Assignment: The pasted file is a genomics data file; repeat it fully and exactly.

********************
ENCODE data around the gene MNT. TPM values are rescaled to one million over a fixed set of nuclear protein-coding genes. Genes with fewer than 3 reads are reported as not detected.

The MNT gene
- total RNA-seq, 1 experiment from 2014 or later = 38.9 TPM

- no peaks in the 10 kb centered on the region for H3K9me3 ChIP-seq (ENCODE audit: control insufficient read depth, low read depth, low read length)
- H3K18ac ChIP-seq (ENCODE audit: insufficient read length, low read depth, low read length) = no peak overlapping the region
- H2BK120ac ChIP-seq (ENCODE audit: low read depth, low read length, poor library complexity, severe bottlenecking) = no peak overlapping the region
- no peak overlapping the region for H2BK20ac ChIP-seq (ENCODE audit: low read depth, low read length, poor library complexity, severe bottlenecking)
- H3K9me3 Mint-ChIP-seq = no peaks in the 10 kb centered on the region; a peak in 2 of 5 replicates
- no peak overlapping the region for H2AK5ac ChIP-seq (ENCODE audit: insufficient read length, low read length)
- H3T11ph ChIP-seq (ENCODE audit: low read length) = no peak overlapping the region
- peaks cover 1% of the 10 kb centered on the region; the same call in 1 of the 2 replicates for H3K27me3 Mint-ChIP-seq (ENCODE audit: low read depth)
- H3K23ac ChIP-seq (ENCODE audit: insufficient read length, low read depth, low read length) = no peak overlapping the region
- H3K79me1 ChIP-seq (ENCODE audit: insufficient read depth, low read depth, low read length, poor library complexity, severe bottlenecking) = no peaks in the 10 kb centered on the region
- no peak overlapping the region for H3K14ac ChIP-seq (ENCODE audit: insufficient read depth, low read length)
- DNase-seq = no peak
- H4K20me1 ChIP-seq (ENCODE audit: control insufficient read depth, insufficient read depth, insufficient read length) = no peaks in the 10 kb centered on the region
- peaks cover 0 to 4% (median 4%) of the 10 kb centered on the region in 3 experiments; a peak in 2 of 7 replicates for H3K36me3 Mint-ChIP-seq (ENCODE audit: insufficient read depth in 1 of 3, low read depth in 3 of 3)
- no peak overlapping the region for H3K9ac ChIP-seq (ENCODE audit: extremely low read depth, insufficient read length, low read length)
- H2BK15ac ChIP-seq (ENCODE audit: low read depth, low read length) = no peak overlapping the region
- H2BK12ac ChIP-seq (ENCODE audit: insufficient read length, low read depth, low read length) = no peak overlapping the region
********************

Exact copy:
ENCODE data around the gene MNT. TPM values are rescaled to one million over a fixed set of nuclear protein-coding genes. Genes with fewer than 3 reads are reported as not detected.

The MNT gene
- total RNA-seq, 1 experiment from 2014 or later = 38.9 TPM

- no peaks in the 10 kb centered on the region for H3K9me3 ChIP-seq (ENCODE audit: control insufficient read depth, low read depth, low read length)
- H3K18ac ChIP-seq (ENCODE audit: insufficient read length, low read depth, low read length) = no peak overlapping the region
- H2BK120ac ChIP-seq (ENCODE audit: low read depth, low read length, poor library complexity, severe bottlenecking) = no peak overlapping the region
- no peak overlapping the region for H2BK20ac ChIP-seq (ENCODE audit: low read depth, low read length, poor library complexity, severe bottlenecking)
- H3K9me3 Mint-ChIP-seq = no peaks in the 10 kb centered on the region; a peak in 2 of 5 replicates
- no peak overlapping the region for H2AK5ac ChIP-seq (ENCODE audit: insufficient read length, low read length)
- H3T11ph ChIP-seq (ENCODE audit: low read length) = no peak overlapping the region
- peaks cover 1% of the 10 kb centered on the region; the same call in 1 of the 2 replicates for H3K27me3 Mint-ChIP-seq (ENCODE audit: low read depth)
- H3K23ac ChIP-seq (ENCODE audit: insufficient read length, low read depth, low read length) = no peak overlapping the region
- H3K79me1 ChIP-seq (ENCODE audit: insufficient read depth, low read depth, low read length, poor library complexity, severe bottlenecking) = no peaks in the 10 kb centered on the region
- no peak overlapping the region for H3K14ac ChIP-seq (ENCODE audit: insufficient read depth, low read length)
- DNase-seq = no peak
- H4K20me1 ChIP-seq (ENCODE audit: control insufficient read depth, insufficient read depth, insufficient read length) = no peaks in the 10 kb centered on the region
- peaks cover 0 to 4% (median 4%) of the 10 kb centered on the region in 3 experiments; a peak in 2 of 7 replicates for H3K36me3 Mint-ChIP-seq (ENCODE audit: insufficient read depth in 1 of 3, low read depth in 3 of 3)
- no peak overlapping the region for H3K9ac ChIP-seq (ENCODE audit: extremely low read depth, insufficient read length, low read length)
- H2BK15ac ChIP-seq (ENCODE audit: low read depth, low read length) = no peak overlapping the region
- H2BK12ac ChIP-seq (ENCODE audit: insufficient read length, low read depth, low read length) = no peak overlapping the region